Petitioner stated: "If I have to pay income tax on the portion the [companies] cancelled I will have learned one thing. It does not pay to try and do the right [and] moral thing, just file bankruptcy [and] clear your debts." Petitioners contend that they should not have to include the $13,938 of discharged debt in their income because they were insolvent in 1996. Respondent contends that petitioners were not insolvent in 1996 because all of petitioners' property should be included in the calculation of the fair market value of their "assets" under section 108(d)(3), regardless of whether some property is exempt from creditors' claims under State law. ═
═ Under section 61(a)(12), gross income includes "all income from whatever source derived, including * * * income from discharge of indebtedness". Under certain circumstances, a taxpayer may exclude from gross income the income from discharge of indebtedness if the discharge occurs when the taxpayer is insolvent. Sec. 108(a)(1)(B). The exclusion cannot exceed the amount by which the taxpayer is insolvent. Sec. 108(a)(3). For purposes of this section, "insolvent" is defined as "the excess of liabilities over the fair market value of assets." Sec. 108(d)(3). Such a determination is to be made on the basis of the taxpayer's assets and liabilities immediately before the discharge. Sec. 108(d)(3). ═
Under the Florida Constitution, Florida residents are provided with a homestead exemption. Fla. Const. art. 10, sec. 4 (West 1965). Under this exemption, in general, the debtor's residence and the debtor's personal property to the value of $1,000 are exempt from creditors. Id. The Florida Statutes also provide exemptions for annuities and certain pension, retirement, and profit-sharing plans. Fla. Stat. Ann. secs. 222.14, 222.21 (West 1998). A debtor's interest, not to exceed $1,000 in value, in a single motor vehicle is also exempt from creditors. Fla. Stat. Ann. sec. 222.25 (West 1998). Therefore, under Florida law, petitioners' creditors would not be able to attach petitioners' home, $1,000 of the automobile, $1,000 of personal property, the interests in the FPL Thrift Plan and the MetLife annuity, and the potential interests in the FPL pension and the Florida Retirement System. ═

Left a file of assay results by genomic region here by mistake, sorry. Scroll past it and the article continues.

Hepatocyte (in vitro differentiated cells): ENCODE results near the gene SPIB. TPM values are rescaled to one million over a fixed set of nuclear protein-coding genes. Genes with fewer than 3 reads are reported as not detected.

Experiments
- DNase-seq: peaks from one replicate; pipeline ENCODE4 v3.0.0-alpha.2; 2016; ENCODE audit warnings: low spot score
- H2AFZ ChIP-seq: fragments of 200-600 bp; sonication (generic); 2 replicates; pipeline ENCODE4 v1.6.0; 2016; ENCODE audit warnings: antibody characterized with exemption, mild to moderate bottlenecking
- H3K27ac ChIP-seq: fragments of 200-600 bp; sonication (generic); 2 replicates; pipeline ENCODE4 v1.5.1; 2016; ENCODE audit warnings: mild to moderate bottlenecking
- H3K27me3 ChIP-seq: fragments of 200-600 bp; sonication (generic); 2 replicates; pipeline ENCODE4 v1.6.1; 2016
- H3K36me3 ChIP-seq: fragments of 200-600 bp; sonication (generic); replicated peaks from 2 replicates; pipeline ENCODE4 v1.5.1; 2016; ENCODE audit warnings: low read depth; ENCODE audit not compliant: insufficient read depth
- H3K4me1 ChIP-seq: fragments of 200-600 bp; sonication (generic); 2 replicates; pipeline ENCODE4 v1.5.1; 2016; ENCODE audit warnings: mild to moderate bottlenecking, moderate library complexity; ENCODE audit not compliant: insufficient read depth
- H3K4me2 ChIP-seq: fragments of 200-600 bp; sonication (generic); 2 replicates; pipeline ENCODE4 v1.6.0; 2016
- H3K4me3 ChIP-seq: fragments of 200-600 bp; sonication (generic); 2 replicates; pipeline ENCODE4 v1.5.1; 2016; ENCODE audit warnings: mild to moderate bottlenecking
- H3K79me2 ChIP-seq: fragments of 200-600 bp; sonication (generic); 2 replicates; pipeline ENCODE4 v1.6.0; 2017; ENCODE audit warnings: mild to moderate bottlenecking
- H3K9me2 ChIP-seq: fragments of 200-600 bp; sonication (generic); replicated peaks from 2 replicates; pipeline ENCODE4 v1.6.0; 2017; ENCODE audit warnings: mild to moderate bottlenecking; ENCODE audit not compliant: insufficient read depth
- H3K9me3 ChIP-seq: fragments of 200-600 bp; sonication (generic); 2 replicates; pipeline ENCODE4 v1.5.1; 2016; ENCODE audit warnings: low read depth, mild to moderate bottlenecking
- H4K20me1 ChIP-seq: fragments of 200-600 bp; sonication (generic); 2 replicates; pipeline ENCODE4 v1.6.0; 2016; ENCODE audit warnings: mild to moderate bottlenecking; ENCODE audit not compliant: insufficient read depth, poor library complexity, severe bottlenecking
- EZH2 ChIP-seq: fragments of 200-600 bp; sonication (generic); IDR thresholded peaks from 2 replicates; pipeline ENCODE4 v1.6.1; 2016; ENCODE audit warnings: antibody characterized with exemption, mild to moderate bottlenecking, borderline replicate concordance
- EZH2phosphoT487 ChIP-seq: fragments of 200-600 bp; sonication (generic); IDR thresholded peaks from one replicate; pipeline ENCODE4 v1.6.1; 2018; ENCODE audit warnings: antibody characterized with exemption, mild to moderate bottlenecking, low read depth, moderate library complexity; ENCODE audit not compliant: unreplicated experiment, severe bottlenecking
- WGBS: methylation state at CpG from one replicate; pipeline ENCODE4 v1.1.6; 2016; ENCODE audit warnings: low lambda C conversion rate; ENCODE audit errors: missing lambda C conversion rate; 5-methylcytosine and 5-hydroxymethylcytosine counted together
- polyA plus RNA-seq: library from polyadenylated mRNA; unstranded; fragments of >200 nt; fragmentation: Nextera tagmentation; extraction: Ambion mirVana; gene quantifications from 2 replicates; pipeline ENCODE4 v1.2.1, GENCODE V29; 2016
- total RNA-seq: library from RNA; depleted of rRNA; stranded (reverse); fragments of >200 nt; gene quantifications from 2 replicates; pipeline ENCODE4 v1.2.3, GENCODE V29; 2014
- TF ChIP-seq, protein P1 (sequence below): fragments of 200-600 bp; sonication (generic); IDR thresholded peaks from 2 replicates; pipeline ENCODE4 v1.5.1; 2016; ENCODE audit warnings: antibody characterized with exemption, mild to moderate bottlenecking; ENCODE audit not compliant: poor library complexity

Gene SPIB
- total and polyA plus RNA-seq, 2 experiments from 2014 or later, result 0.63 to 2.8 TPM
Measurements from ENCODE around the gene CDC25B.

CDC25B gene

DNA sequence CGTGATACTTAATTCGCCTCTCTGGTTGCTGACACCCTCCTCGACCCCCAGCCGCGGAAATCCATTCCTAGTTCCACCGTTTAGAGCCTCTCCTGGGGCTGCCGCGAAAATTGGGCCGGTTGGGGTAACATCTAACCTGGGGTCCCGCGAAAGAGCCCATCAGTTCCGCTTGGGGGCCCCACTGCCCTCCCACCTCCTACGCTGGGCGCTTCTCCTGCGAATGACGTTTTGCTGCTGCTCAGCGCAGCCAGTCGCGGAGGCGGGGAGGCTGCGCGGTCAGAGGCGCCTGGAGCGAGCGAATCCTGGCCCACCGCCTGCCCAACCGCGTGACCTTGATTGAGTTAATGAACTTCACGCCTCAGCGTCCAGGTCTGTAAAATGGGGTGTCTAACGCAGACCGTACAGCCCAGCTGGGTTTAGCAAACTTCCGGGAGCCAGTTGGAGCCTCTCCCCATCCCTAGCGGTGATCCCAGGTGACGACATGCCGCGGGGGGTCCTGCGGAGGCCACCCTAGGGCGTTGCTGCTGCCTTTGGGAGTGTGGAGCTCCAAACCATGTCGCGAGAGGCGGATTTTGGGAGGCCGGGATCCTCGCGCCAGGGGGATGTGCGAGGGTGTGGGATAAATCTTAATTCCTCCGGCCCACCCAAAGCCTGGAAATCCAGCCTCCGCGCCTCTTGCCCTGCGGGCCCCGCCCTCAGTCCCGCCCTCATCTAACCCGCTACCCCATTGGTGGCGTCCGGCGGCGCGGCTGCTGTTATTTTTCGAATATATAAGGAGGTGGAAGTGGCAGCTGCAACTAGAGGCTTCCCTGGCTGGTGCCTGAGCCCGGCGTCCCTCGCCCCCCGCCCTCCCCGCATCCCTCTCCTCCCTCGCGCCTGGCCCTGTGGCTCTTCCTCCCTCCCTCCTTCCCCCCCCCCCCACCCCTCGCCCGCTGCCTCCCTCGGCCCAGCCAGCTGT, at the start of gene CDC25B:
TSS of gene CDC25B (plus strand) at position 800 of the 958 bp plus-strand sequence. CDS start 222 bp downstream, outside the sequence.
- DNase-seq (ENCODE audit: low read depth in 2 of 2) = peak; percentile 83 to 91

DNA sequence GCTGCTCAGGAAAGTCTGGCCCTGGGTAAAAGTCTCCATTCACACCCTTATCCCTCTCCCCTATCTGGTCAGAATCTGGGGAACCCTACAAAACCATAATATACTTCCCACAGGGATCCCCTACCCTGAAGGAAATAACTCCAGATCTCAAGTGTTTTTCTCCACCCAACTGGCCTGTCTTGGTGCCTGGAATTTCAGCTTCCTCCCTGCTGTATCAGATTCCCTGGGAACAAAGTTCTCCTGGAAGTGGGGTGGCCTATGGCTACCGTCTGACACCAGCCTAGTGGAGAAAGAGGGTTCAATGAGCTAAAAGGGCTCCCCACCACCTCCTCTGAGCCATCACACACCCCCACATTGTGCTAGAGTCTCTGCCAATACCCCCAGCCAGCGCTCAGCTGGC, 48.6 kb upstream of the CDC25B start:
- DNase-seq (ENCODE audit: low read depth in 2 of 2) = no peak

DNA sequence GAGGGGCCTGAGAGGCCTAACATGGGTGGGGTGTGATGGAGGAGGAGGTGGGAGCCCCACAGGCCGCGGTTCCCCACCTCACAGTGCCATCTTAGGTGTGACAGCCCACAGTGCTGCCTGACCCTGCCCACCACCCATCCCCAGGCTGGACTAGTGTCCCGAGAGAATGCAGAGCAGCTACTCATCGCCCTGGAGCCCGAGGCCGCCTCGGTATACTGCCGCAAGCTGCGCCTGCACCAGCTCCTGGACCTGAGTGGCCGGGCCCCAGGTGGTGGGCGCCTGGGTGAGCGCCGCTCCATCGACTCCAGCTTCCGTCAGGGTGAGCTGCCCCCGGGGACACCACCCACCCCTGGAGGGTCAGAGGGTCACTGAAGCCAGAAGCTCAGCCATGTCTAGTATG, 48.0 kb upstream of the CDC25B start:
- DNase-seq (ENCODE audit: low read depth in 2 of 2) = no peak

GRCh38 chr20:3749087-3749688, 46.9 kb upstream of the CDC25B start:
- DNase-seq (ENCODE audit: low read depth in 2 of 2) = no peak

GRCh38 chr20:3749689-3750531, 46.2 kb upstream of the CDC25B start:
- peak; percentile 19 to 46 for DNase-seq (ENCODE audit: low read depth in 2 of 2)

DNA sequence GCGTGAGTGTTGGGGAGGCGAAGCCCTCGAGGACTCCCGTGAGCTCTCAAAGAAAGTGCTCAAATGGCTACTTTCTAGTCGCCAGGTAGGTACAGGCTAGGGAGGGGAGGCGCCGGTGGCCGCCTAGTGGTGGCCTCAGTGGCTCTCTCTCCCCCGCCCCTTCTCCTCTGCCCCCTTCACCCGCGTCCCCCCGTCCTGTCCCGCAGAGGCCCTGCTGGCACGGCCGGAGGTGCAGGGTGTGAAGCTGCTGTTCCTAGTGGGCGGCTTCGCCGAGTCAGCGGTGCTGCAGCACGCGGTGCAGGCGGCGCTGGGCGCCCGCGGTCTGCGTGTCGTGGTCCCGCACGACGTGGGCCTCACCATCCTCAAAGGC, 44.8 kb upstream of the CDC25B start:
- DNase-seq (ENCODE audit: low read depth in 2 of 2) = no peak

═ Even so, for purposes of section 108(a)(1)(B) and (d)(3), petitioners cannot exclude from their assets the property exempt under Florida law. This Court recently held that property exempt from creditors under State law may not be excluded from "assets" when making an insolvency determination under section 108(a)(1)(B) and (d)(3). Carlson v. Commissioner, 116 T.C. 87 (2001). ═
═ As set forth above, on each of the three dates on which petitioners' debts were discharged, petitioners' assets exceeded their liabilities. We understand that petitioners considered themselves insolvent in 1996, but at all relevant times petitioners were solvent at the time their debts were discharged within the meaning of section 108(a). ═
Because petitioners were solvent, we need not address whether the potential benefits under the FPL pension plan and the Florida Retirement System, which petitioners had no access to in 1996, should be included in "assets". Nor do we need to decide whether the fair market value of the home was greater than the assessed value of the home. ═
═ On this record, we hold that petitioners must include the $13,938 of discharged debt in their 1996 gross income, pursuant to section 108(a)(1)(B). ═
═ To the extent we have not addressed any of the parties' arguments, we have considered them and find them to be without merit. ═
═ Reviewed and adopted as the report of the Small Tax Case Division. ═
Decision will be entered for respondent. ═